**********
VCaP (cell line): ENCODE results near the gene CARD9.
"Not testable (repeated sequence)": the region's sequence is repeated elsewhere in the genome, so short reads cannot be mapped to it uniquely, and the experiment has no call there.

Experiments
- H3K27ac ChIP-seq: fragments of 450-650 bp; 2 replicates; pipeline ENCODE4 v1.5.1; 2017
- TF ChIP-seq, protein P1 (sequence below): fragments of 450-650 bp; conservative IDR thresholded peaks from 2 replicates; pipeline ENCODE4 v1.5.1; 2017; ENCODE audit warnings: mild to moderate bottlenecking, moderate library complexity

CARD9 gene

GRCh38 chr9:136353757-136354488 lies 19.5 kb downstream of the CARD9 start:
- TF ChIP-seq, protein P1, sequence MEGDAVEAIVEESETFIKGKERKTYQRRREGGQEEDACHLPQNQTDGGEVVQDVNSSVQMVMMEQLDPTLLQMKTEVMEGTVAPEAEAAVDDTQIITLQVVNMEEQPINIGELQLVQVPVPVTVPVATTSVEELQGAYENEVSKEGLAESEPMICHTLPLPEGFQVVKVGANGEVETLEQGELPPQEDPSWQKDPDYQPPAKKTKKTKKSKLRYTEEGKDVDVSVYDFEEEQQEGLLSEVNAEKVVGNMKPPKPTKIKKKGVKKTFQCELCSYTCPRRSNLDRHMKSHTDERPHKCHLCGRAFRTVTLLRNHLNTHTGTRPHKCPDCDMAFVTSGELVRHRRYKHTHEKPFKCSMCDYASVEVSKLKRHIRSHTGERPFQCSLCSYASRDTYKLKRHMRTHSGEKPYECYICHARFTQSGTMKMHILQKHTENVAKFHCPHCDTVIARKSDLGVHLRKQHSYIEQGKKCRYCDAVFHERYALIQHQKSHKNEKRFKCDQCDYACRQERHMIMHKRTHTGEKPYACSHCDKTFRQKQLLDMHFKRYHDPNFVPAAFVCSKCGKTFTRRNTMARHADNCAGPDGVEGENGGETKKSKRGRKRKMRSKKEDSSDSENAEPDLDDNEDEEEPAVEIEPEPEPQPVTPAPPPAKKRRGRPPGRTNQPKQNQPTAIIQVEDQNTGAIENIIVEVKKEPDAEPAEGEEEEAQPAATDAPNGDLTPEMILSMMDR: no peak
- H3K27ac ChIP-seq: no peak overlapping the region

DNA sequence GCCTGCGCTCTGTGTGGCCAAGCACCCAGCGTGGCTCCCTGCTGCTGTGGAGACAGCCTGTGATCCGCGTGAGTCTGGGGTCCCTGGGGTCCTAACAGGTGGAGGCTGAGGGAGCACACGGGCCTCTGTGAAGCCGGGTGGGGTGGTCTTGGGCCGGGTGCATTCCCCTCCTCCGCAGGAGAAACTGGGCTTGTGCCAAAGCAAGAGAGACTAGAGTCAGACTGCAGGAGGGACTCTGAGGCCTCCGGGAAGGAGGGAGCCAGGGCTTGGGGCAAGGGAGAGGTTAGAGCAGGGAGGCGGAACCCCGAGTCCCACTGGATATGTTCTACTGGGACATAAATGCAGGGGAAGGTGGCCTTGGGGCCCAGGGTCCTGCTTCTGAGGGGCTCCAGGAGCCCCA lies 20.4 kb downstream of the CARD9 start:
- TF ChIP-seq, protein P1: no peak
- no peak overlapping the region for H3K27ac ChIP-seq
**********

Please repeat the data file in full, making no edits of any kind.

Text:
VCaP (cell line): ENCODE results near the gene CARD9.
"Not testable (repeated sequence)": the region's sequence is repeated elsewhere in the genome, so short reads cannot be mapped to it uniquely, and the experiment has no call there.

Experiments
- H3K27ac ChIP-seq: fragments of 450-650 bp; 2 replicates; pipeline ENCODE4 v1.5.1; 2017
- TF ChIP-seq, protein P1 (sequence below): fragments of 450-650 bp; conservative IDR thresholded peaks from 2 replicates; pipeline ENCODE4 v1.5.1; 2017; ENCODE audit warnings: mild to moderate bottlenecking, moderate library complexity

CARD9 gene

GRCh38 chr9:136353757-136354488 lies 19.5 kb downstream of the CARD9 start:
- TF ChIP-seq, protein P1, sequence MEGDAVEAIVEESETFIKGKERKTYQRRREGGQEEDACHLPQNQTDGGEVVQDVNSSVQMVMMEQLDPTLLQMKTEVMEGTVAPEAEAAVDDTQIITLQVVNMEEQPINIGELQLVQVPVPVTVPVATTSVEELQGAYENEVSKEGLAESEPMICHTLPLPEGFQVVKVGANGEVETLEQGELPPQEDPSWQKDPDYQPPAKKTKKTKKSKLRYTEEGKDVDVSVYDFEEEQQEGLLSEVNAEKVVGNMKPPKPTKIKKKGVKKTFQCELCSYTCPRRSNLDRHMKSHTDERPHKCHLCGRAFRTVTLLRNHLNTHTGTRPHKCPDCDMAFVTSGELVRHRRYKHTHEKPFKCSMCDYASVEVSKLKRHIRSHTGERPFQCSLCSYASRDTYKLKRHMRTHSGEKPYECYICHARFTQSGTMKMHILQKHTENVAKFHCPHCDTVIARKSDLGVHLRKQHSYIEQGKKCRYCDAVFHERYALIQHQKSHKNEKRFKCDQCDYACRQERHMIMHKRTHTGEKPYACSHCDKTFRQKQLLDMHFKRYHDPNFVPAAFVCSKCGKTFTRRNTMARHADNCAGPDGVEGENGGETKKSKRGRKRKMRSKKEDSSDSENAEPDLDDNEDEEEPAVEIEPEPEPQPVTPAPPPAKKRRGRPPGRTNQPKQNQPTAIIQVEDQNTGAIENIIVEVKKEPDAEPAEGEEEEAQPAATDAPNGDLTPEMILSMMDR: no peak
- H3K27ac ChIP-seq: no peak overlapping the region

DNA sequence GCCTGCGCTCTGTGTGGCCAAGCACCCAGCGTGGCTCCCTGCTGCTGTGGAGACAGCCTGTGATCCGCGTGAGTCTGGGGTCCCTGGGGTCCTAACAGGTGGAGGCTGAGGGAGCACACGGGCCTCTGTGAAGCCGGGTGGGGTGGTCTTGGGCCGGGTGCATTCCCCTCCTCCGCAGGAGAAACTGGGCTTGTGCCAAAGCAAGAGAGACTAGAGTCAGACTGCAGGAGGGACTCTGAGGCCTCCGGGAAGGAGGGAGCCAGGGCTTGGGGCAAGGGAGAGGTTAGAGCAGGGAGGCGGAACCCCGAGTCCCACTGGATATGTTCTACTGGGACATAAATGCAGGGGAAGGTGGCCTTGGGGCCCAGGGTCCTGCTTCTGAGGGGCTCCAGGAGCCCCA lies 20.4 kb downstream of the CARD9 start:
- TF ChIP-seq, protein P1: no peak
- no peak overlapping the region for H3K27ac ChIP-seq